Dongsheng Zang, Privacy And National Politics: Fingerprint and DNA Litigation in Japan And the United States Compared, 43 Pace L. Rev. 255 (2023), https://digitalcommons.law.uw.edu/faculty-articles/1037
privacy, DNA evidence, Japan, United States, Fourth Amendment, politics
Drawing cases from two related areas of law-fingerprint and DNA (deoxyribonucleic acid) data-this Article proposes a modified framework, built on the Balkin-Levinson emphasis on national politics: First, national politics understood as partisan rivalry cannot account for what I call doctrinal lock-in in this Article, where I will demonstrate that in different stages of American politics-the Lochner era, the New Deal era, and Civil Rights era-courts across the nation ruled predominantly in favor of public data collectors-state and federal law enforcement in fingerprint cases. From the 1990s, when DNA data became hot targets of law enforcement, the United States Supreme Court followed the path of fingerprint law. In other words, what is striking in fingerprint and DNA cases in the United States is not doctrinal flip flop, but doctrinal continuity-despite the change of regimes and dominant parties.
Second, the phenomenon of doctrinal lock-in demands reframing the concept of national politics. This Article proposes to redefine national politics as the interaction between the establishment (the regime) and external challenge. The doctrinal lock-in reveals the limited ability or willingness of the establishment to take up the question of privacy in the political process thus respond to the demands from society at large. To illuminate this point, a comparison with a multiparty democracy can be helpful. Conventional comparative law on privacy focus on Continental Europe. However, this Article chooses Japan, an even better example for this purpose because Japan's judiciary is well known for being conservative or weak. In Japan, the notion of privacy came much later than that in the United States-it was established in 1964 by a Tokyo District Court ruling. However, in the 1970s and 1980s, privacy was transformed from a tort law to a constitutional issue. While the transformation was driven by a broad and general constitutional awakening in the Japanese society, privacy became more politically charged when fingerprint became the focal point of agitation in the "fingerprinting refusal movement." The movement was spearheaded by the Zainichi Koreans who fought for constitutional recognition of privacy in fingerprints. Litigants were joined by lawyers and bar associations who helped frame their arguments, support groups and journalists who gave voice to their perspectives, as well as historians who dig out the secret connection of fingerprint with Japan's colonial past. The refusal movement became Japan's civil rights movement. In this context, the Supreme Court of Japan recognized fingerprint privacy as a constitutionally protected right in 1995. More recently, a Nagoya district court ruled in favor of a plaintiff who requested police to expunge his fingerprint and DNA data after acquittal. This was an unprecedented ruling in Japan's history. No doubt that the Nagoya ruling is an outlier, but it shows that courts in Japan, under certain conditions, are responsive to social demands, and in doing so, they are open to the high level of protection of privacy on par with European standards.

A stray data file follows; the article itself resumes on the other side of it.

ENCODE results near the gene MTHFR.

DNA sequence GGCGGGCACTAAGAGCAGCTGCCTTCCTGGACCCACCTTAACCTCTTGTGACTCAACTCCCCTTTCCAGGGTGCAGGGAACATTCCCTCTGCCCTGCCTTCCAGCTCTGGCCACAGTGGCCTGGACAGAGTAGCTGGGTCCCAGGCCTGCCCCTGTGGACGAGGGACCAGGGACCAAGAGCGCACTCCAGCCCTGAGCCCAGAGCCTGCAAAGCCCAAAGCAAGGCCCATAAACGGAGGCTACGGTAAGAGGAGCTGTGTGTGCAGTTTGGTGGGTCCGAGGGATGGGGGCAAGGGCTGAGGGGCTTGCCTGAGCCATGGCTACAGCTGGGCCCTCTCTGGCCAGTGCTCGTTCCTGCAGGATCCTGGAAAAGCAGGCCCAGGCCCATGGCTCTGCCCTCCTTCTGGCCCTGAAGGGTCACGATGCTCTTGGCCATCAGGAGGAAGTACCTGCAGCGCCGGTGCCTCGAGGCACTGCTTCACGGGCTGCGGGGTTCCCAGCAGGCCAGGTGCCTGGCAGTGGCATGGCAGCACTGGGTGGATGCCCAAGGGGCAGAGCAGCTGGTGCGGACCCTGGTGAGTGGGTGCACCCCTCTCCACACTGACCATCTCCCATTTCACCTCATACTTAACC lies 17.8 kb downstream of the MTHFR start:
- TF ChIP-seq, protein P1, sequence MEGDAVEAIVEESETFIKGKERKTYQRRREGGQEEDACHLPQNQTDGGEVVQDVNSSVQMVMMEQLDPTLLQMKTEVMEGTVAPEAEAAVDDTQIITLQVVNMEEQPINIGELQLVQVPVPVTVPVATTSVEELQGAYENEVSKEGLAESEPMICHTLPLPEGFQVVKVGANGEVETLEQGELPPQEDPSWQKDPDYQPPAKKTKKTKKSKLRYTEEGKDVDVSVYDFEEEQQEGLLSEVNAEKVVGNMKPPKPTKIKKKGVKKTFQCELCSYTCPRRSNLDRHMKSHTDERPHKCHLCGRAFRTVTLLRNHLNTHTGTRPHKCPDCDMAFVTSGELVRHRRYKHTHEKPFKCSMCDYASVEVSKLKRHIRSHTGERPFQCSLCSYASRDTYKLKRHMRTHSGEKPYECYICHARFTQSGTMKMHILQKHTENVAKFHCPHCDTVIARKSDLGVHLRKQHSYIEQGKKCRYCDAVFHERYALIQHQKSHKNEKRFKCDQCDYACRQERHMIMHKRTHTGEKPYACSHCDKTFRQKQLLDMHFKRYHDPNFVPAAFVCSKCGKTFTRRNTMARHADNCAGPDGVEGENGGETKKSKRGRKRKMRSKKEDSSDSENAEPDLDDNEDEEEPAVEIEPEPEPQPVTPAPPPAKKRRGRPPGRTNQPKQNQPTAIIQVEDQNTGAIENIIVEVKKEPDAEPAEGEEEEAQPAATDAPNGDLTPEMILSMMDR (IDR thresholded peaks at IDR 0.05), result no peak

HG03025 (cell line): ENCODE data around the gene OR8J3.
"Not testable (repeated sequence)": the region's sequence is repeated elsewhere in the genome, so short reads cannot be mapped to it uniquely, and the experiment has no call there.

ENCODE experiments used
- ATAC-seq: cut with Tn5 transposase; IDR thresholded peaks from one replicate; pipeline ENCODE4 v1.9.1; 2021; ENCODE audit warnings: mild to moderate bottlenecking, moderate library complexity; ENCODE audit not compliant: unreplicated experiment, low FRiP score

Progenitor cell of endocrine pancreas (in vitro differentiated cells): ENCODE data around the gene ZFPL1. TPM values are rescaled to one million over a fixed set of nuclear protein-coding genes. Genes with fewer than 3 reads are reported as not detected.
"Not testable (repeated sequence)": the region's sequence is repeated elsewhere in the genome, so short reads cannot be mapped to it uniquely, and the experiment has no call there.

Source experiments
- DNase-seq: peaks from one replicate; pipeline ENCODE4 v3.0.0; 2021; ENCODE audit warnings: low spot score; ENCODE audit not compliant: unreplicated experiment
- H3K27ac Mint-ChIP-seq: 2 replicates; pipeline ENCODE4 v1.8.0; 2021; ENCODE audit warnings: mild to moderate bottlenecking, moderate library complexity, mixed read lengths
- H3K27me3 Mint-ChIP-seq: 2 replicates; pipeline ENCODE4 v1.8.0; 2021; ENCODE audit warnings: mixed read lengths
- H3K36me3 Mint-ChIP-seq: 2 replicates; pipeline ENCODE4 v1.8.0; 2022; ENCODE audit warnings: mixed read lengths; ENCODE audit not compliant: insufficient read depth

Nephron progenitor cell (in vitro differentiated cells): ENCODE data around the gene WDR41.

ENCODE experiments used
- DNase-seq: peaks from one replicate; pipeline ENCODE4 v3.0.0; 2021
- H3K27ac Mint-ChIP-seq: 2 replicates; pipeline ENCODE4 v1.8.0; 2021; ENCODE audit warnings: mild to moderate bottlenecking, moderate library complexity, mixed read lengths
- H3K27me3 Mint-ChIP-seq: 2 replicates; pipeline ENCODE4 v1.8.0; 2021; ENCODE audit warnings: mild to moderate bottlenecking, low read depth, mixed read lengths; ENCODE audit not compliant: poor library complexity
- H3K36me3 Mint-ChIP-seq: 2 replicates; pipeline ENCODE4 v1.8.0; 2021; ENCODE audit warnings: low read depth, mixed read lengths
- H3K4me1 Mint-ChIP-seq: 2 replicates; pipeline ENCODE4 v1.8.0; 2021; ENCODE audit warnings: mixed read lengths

Third, the contrast between the judicial lock-in in the United States and the responsive courts in Japan begs explanations that go beyond the Balkin-Levinson framework. Further studies are needed to understand why the United States is lagging behind in responding to privacy compared with other Western democracies. This Article aims to contribute to this inquiry by proposing a tentative hypothesis in the relationship between national politics and privacy: in Japan, when privacy becomes political, it creates pressure on the establishment, thus forces the judiciary-however conservative it is-to accommodate social demands in order to maintain public trust. By contrast, in the United States, when none of the political parties is willing to take up privacy, privacy remains apolitical, leaving the judiciary shielded from the pressure from society at large.